I reviewed the article entitled “Toward a Design Theory of Problem Solving” for the purpose of assessing the value of the information as it relates to how the brain processes learning. This article is valuable in that it focuses on problem solving. Problem solving presents a valuable mental activity that engages learners in the activity of mental processing. In order to problem solve, learners must be attentive, focused, and driven to solve the problem at hand.
The instructional designer Cathy Moore has turned me on to the concept of learning by evoking a meaningful experience for the learner instead of learning to receive information (an information dump – as Moore has termed it) (Moore, 2015). Therefore, problem solving strikes me as providing a catalyst to spark a meaningful experience, for it requires the brain to be active and do something.
This article, “Toward a Design Theory of Problem Solving” states that “Problem solving is generally regarded as the most important cognitive activity in everyday and professional contexts… However, learning to solve problems is too seldom required in formal educational settings, in part, because our understanding of its processes is limited” (Jonassen, 2000 , para 1). Here Jonassen recognizes the high volume of problem solving usage that occurs daily for human beings, and he reveals that there is little known as to how the brain problem solves. The act of critical thinking comes to mind. I know I have experienced problem solving by means of critical thinking questions at the end of a literature analysis during my undergraduate experience as an English major. Yet, I do not remember addressing how I problem solve, nor the steps I took to problem solve. I just remember doing it.
Jonassen (2000) states that the purpose of his paper was to propose a metatheory to problem solving that invokes discussion and more research. I am so interested in learning about this. Yet, through several attempts I have only been able to access the abstract of this article as well as an excerpt. I am unable to attain the full document. The article is in a journal entitled: Educational Technology Research and Development, and it addresses a readership of instructional designers, yet it costs $43.95 to download. Wow! This is a bit of a deal breaker for me. This is my first time in coming across a scholarly article on-line that looks credible according to my assessment and costs a considerable amount to access. Well, just being exposed to the thesis, purpose, and first page of this article has furthered my learning in that I have learned:
Problem solving seems to be a topic that is in need of further exploration and research. According to Jonassen (2000), problem solving seems to be lacking within current learning platforms. This makes me want to research problem solving further and find out why it is so mysterious. I would like to know how our brains problem solve. Our textbook mentions problem solving under the heading entitled “Self-Regulation and Motivation” Ormrod, Schunk, and Gredler (2009) state that “The basic (superordinate) unit of self-regulation may be a problem-solving production system, in which the problem is to reach the goal and the monitoring serves to ascertain whether the learner is making progress” (p.131). Even though I am not yet learning about self-regulation, I see how the act of aiming to reach a goal (solve the problem at hand) and monitor if progress is being made via metacognition is applicable to designing meaningful experiences for learners to interact with.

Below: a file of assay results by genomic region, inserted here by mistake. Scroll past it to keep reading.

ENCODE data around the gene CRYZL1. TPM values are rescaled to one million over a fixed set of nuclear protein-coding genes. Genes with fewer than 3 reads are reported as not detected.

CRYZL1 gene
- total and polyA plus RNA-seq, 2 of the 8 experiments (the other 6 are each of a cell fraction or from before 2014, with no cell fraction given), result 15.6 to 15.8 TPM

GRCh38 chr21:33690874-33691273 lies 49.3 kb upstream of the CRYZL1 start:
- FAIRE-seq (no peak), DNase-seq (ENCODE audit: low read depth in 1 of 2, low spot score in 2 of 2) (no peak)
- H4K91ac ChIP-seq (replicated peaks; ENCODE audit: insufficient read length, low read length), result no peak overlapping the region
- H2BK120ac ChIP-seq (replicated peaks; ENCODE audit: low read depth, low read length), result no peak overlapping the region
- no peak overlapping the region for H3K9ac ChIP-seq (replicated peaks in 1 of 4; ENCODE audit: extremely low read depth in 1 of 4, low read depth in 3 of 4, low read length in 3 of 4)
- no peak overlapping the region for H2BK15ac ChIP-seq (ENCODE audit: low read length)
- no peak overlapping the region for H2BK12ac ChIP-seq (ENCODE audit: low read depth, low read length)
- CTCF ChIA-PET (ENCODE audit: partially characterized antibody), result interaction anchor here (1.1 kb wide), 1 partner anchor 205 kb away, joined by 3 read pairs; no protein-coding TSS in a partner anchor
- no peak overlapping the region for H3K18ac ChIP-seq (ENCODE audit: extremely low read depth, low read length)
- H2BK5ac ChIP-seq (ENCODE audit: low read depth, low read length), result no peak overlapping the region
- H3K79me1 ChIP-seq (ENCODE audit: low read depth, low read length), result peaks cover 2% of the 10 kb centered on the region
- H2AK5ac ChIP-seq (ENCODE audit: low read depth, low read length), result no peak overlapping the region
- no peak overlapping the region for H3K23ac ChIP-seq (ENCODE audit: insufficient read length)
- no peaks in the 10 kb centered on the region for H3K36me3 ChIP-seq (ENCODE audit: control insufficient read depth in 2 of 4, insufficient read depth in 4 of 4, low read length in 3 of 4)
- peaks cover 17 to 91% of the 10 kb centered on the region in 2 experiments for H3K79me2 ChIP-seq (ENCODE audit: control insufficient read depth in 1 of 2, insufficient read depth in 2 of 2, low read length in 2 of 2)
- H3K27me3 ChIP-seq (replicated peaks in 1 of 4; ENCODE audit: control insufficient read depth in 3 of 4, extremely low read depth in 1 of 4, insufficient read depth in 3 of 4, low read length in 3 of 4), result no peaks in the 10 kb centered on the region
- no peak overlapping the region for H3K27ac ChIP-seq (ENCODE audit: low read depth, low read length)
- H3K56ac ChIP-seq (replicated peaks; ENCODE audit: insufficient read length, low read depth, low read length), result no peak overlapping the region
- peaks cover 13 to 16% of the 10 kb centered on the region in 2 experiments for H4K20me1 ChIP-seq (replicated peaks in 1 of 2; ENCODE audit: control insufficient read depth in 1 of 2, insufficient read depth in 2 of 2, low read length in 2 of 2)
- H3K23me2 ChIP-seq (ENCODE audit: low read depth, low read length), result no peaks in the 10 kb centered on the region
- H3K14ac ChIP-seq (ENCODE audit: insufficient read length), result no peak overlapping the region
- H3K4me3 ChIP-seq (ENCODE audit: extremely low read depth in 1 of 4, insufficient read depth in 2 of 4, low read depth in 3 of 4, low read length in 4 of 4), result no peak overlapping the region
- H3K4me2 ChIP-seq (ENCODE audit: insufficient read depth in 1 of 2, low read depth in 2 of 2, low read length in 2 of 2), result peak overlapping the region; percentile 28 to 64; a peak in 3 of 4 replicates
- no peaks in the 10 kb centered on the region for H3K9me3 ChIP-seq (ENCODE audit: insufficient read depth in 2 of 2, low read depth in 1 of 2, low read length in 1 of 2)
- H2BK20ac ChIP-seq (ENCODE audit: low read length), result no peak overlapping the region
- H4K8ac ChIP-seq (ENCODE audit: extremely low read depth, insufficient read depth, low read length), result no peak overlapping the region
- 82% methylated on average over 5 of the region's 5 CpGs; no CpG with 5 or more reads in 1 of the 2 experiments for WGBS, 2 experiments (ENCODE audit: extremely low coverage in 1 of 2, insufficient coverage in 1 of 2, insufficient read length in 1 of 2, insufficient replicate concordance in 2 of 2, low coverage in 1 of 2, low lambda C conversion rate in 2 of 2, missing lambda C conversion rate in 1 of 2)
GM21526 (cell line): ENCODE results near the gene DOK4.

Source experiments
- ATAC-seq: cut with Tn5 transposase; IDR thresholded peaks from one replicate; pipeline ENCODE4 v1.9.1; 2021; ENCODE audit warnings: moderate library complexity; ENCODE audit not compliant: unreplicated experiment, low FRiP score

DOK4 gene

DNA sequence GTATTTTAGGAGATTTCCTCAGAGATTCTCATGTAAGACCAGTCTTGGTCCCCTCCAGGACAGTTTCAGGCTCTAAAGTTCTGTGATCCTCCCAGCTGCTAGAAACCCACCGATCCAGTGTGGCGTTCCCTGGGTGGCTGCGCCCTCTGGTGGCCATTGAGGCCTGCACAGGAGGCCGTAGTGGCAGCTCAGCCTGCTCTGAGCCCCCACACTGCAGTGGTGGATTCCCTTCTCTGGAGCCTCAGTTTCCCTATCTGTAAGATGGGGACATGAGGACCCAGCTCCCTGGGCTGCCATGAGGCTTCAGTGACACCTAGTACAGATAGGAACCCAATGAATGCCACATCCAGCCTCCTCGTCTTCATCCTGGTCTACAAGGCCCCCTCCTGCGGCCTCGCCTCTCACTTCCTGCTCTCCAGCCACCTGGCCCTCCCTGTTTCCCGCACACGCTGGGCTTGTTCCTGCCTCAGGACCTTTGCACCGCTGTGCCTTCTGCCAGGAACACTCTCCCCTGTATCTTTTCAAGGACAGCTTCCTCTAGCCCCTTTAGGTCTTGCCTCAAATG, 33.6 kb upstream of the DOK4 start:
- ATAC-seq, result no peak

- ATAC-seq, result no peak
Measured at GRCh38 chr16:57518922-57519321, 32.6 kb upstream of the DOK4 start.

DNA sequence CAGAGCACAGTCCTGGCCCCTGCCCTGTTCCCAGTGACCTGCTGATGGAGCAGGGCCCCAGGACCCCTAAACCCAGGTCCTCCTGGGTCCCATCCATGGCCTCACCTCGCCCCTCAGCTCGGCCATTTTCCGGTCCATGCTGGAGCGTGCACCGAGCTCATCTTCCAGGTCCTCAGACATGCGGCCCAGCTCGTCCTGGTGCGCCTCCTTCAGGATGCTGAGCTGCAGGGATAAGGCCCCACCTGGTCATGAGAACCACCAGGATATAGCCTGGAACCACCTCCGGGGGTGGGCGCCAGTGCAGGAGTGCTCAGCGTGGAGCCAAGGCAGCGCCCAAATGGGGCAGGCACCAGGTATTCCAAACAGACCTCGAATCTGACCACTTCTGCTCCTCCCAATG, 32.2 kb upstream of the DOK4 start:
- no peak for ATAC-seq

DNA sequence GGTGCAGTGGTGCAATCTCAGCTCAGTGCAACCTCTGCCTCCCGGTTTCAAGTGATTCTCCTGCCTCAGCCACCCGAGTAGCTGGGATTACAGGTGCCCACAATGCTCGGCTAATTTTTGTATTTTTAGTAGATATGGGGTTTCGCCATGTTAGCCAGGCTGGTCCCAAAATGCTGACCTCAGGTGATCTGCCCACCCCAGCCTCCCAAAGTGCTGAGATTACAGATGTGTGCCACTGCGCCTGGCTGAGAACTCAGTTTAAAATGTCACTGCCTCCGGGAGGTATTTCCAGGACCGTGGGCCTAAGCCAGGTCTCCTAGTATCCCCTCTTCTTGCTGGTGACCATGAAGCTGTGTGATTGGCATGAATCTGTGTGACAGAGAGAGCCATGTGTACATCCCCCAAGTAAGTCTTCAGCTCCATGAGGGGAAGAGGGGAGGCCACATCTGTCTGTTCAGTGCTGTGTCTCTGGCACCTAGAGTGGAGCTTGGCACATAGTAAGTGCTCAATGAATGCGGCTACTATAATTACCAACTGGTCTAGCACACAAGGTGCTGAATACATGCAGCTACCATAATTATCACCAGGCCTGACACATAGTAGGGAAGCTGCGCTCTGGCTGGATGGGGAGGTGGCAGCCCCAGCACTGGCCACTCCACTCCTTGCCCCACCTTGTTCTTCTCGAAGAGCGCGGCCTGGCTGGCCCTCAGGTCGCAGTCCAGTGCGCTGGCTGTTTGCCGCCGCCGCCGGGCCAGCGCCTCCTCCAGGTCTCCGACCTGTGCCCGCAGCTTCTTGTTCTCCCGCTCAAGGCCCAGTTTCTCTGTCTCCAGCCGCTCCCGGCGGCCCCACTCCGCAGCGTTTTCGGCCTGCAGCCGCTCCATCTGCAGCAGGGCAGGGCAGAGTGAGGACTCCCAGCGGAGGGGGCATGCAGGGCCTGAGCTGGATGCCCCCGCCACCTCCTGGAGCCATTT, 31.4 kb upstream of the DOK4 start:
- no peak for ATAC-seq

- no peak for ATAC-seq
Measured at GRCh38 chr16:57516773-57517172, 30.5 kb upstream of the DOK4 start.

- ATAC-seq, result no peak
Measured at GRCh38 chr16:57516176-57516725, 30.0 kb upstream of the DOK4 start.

Learners are traditionally required to learn information and attain it. In its most simple form, problem solving requires a goal and an outcome. I see its usefulness in learning. In addition, I see how the famous instructional designer Cathy Moore uses problems the scenarios she creates in her action mapping technique (Moore, 2015). Also, I see how problems are an important part to the schema of a narrative in that if there is not a problem, there often is not a story. Cron (2012) discusses in her book entitled Wired for Story that Neuroscience has indicated that the human brain is set up to respond to narratives, that it is nature’s way of seducing us into paying attention to it” (para 3). Therefore, I see problem solving as part of a narrative, and I see the narrative as a way to engage learner’s attention and a way for learners to encode meaning, specifically, as a means of learning new content and material within a recognizable narrative schema that learners already know well (the narrative formula and format).
Problem solving does seem to be a topic I will be: researching further and incorporating within the instructional design platforms I create. Therefore, I thank you Jonassen for allowing me a glimpse to your progressive insights on the topic of problem solving. In the future, I hope to add to the discussion you have sparked.
Cron, L., (2012). Wired for story. Berkeley, California. [Nook for Web]. Retrieved from https://nook.barnesandnoble.com/products/9781607742463/sample?sourceEan=9781607742456
Jonassen, D. H. (2000). Toward a design theory of problem solving. Educational Technology Research and Development, 48(4), 63-85. Retrieved from http://www.jstor.org/stable/30220285?seq=1#page_scan_tab_contents
Moore, C. (2015). Let’s save the world from boring training! [Blog Post]. Retrieved from http://blog.cathy-moore.com/site-contents/
Ormrod, J., Schunk, D., & Gredler, M. (2009). Learning theories and instruction (Laureate custom edition). New York: Pearson.